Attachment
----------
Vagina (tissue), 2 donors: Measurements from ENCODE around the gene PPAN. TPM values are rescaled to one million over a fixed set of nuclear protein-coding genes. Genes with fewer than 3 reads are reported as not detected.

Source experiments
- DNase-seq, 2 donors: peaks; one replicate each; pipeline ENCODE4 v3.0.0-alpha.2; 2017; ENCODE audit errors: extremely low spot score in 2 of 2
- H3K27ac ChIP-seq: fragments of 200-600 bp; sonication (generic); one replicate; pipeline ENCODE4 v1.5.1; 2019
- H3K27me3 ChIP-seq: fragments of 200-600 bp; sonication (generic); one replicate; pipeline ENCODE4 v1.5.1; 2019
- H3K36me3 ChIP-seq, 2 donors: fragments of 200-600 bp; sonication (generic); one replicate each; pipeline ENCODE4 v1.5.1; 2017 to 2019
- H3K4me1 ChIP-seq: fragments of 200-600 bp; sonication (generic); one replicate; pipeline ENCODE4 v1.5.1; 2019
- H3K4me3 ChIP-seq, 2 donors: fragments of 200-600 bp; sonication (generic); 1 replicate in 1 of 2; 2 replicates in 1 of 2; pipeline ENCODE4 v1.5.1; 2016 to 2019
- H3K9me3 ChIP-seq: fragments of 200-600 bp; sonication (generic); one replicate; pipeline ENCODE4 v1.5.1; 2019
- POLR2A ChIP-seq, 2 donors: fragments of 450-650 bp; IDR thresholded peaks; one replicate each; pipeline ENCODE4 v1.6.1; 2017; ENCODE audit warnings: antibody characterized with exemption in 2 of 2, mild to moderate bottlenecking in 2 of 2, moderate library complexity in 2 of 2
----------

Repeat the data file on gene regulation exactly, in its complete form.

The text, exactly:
Vagina (tissue), 2 donors: Measurements from ENCODE around the gene PPAN. TPM values are rescaled to one million over a fixed set of nuclear protein-coding genes. Genes with fewer than 3 reads are reported as not detected.

Source experiments
- DNase-seq, 2 donors: peaks; one replicate each; pipeline ENCODE4 v3.0.0-alpha.2; 2017; ENCODE audit errors: extremely low spot score in 2 of 2
- H3K27ac ChIP-seq: fragments of 200-600 bp; sonication (generic); one replicate; pipeline ENCODE4 v1.5.1; 2019
- H3K27me3 ChIP-seq: fragments of 200-600 bp; sonication (generic); one replicate; pipeline ENCODE4 v1.5.1; 2019
- H3K36me3 ChIP-seq, 2 donors: fragments of 200-600 bp; sonication (generic); one replicate each; pipeline ENCODE4 v1.5.1; 2017 to 2019
- H3K4me1 ChIP-seq: fragments of 200-600 bp; sonication (generic); one replicate; pipeline ENCODE4 v1.5.1; 2019
- H3K4me3 ChIP-seq, 2 donors: fragments of 200-600 bp; sonication (generic); 1 replicate in 1 of 2; 2 replicates in 1 of 2; pipeline ENCODE4 v1.5.1; 2016 to 2019
- H3K9me3 ChIP-seq: fragments of 200-600 bp; sonication (generic); one replicate; pipeline ENCODE4 v1.5.1; 2019
- POLR2A ChIP-seq, 2 donors: fragments of 450-650 bp; IDR thresholded peaks; one replicate each; pipeline ENCODE4 v1.6.1; 2017; ENCODE audit warnings: antibody characterized with exemption in 2 of 2, mild to moderate bottlenecking in 2 of 2, moderate library complexity in 2 of 2